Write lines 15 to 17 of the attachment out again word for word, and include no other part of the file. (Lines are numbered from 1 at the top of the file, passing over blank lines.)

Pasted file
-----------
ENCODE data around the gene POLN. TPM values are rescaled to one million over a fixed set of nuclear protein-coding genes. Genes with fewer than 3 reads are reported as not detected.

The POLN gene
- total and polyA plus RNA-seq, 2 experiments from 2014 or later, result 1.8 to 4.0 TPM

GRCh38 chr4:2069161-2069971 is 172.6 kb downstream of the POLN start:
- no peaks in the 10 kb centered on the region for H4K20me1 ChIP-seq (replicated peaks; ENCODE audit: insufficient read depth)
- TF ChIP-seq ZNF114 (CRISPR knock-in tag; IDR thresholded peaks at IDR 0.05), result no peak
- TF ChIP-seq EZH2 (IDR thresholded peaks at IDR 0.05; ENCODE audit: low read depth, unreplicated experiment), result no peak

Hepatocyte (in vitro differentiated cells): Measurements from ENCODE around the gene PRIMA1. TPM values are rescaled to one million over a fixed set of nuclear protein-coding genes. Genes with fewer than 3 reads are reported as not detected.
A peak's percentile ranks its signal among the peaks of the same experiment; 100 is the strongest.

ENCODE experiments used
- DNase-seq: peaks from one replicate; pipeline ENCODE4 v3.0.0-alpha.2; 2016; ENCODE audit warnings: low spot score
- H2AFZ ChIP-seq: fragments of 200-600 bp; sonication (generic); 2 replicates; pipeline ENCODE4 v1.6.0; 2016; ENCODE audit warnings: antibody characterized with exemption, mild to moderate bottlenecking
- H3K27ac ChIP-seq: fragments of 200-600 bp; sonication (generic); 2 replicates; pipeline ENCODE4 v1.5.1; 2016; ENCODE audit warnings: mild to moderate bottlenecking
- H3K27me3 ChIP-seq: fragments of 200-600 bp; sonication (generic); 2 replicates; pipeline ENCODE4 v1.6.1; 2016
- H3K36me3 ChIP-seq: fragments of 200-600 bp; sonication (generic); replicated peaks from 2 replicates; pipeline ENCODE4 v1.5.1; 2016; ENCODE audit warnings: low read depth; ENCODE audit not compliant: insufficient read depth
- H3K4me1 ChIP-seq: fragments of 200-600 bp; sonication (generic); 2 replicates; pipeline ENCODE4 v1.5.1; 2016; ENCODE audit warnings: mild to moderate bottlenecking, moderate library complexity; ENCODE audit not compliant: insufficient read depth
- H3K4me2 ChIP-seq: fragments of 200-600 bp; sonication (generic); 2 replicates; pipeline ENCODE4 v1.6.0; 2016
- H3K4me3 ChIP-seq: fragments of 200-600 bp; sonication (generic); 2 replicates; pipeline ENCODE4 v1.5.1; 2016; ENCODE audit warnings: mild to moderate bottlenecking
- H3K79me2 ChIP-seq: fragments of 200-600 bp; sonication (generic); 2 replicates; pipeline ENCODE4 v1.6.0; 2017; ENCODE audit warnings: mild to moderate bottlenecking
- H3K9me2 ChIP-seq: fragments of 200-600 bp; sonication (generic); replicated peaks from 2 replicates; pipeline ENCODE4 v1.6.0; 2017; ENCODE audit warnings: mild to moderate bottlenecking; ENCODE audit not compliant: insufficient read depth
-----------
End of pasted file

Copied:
- H3K36me3 ChIP-seq: fragments of 200-600 bp; sonication (generic); replicated peaks from 2 replicates; pipeline ENCODE4 v1.5.1; 2016; ENCODE audit warnings: low read depth; ENCODE audit not compliant: insufficient read depth
- H3K4me1 ChIP-seq: fragments of 200-600 bp; sonication (generic); 2 replicates; pipeline ENCODE4 v1.5.1; 2016; ENCODE audit warnings: mild to moderate bottlenecking, moderate library complexity; ENCODE audit not compliant: insufficient read depth
- H3K4me2 ChIP-seq: fragments of 200-600 bp; sonication (generic); 2 replicates; pipeline ENCODE4 v1.6.0; 2016